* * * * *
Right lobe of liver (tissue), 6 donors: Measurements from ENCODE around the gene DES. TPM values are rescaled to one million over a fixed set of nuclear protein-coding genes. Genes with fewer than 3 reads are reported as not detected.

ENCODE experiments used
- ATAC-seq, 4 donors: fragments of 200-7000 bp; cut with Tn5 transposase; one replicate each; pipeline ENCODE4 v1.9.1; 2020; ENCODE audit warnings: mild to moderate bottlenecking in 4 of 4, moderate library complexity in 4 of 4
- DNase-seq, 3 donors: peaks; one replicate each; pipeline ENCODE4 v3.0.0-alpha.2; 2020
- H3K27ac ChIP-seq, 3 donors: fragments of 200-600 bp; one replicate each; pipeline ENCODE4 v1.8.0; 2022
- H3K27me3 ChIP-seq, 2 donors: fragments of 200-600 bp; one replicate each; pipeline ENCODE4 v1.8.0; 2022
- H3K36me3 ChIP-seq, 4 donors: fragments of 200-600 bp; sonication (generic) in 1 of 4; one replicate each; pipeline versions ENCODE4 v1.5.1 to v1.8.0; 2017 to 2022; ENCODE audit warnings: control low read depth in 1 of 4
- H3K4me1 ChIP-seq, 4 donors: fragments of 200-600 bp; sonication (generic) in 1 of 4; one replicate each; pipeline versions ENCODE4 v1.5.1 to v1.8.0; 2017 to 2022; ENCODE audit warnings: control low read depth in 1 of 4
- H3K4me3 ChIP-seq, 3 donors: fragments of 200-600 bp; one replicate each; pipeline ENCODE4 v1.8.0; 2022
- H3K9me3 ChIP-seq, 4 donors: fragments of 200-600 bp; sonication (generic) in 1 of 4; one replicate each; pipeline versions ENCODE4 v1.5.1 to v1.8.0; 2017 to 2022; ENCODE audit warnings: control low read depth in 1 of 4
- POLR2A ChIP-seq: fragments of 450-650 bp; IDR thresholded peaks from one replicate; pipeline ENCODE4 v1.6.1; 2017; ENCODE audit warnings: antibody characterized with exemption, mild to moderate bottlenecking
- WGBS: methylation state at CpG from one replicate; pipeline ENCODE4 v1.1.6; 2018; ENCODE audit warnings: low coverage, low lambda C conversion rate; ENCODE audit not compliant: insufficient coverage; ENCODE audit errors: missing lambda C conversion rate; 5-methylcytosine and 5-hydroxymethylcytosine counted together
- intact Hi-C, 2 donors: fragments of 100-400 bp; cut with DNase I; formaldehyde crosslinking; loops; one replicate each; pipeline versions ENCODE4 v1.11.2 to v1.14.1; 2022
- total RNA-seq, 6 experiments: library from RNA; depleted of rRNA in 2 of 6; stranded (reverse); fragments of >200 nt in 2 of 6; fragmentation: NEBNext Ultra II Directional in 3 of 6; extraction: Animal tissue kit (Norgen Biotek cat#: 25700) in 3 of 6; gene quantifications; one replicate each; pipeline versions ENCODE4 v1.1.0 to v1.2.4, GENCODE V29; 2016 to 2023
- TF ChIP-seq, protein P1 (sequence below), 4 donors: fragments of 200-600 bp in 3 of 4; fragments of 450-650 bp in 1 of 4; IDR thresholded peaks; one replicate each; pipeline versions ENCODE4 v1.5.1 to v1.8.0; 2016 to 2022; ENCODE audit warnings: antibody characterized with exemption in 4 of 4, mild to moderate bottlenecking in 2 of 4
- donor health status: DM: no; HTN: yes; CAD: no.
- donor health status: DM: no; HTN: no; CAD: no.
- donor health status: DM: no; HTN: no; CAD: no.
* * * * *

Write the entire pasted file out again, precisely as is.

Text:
Right lobe of liver (tissue), 6 donors: Measurements from ENCODE around the gene DES. TPM values are rescaled to one million over a fixed set of nuclear protein-coding genes. Genes with fewer than 3 reads are reported as not detected.

ENCODE experiments used
- ATAC-seq, 4 donors: fragments of 200-7000 bp; cut with Tn5 transposase; one replicate each; pipeline ENCODE4 v1.9.1; 2020; ENCODE audit warnings: mild to moderate bottlenecking in 4 of 4, moderate library complexity in 4 of 4
- DNase-seq, 3 donors: peaks; one replicate each; pipeline ENCODE4 v3.0.0-alpha.2; 2020
- H3K27ac ChIP-seq, 3 donors: fragments of 200-600 bp; one replicate each; pipeline ENCODE4 v1.8.0; 2022
- H3K27me3 ChIP-seq, 2 donors: fragments of 200-600 bp; one replicate each; pipeline ENCODE4 v1.8.0; 2022
- H3K36me3 ChIP-seq, 4 donors: fragments of 200-600 bp; sonication (generic) in 1 of 4; one replicate each; pipeline versions ENCODE4 v1.5.1 to v1.8.0; 2017 to 2022; ENCODE audit warnings: control low read depth in 1 of 4
- H3K4me1 ChIP-seq, 4 donors: fragments of 200-600 bp; sonication (generic) in 1 of 4; one replicate each; pipeline versions ENCODE4 v1.5.1 to v1.8.0; 2017 to 2022; ENCODE audit warnings: control low read depth in 1 of 4
- H3K4me3 ChIP-seq, 3 donors: fragments of 200-600 bp; one replicate each; pipeline ENCODE4 v1.8.0; 2022
- H3K9me3 ChIP-seq, 4 donors: fragments of 200-600 bp; sonication (generic) in 1 of 4; one replicate each; pipeline versions ENCODE4 v1.5.1 to v1.8.0; 2017 to 2022; ENCODE audit warnings: control low read depth in 1 of 4
- POLR2A ChIP-seq: fragments of 450-650 bp; IDR thresholded peaks from one replicate; pipeline ENCODE4 v1.6.1; 2017; ENCODE audit warnings: antibody characterized with exemption, mild to moderate bottlenecking
- WGBS: methylation state at CpG from one replicate; pipeline ENCODE4 v1.1.6; 2018; ENCODE audit warnings: low coverage, low lambda C conversion rate; ENCODE audit not compliant: insufficient coverage; ENCODE audit errors: missing lambda C conversion rate; 5-methylcytosine and 5-hydroxymethylcytosine counted together
- intact Hi-C, 2 donors: fragments of 100-400 bp; cut with DNase I; formaldehyde crosslinking; loops; one replicate each; pipeline versions ENCODE4 v1.11.2 to v1.14.1; 2022
- total RNA-seq, 6 experiments: library from RNA; depleted of rRNA in 2 of 6; stranded (reverse); fragments of >200 nt in 2 of 6; fragmentation: NEBNext Ultra II Directional in 3 of 6; extraction: Animal tissue kit (Norgen Biotek cat#: 25700) in 3 of 6; gene quantifications; one replicate each; pipeline versions ENCODE4 v1.1.0 to v1.2.4, GENCODE V29; 2016 to 2023
- TF ChIP-seq, protein P1 (sequence below), 4 donors: fragments of 200-600 bp in 3 of 4; fragments of 450-650 bp in 1 of 4; IDR thresholded peaks; one replicate each; pipeline versions ENCODE4 v1.5.1 to v1.8.0; 2016 to 2022; ENCODE audit warnings: antibody characterized with exemption in 4 of 4, mild to moderate bottlenecking in 2 of 4
- donor health status: DM: no; HTN: yes; CAD: no.
- donor health status: DM: no; HTN: no; CAD: no.
- donor health status: DM: no; HTN: no; CAD: no.